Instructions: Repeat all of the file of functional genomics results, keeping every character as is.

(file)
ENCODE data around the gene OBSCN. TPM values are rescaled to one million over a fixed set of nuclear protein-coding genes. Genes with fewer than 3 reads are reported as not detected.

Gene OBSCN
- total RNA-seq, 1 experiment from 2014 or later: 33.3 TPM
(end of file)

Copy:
ENCODE data around the gene OBSCN. TPM values are rescaled to one million over a fixed set of nuclear protein-coding genes. Genes with fewer than 3 reads are reported as not detected.

Gene OBSCN
- total RNA-seq, 1 experiment from 2014 or later: 33.3 TPM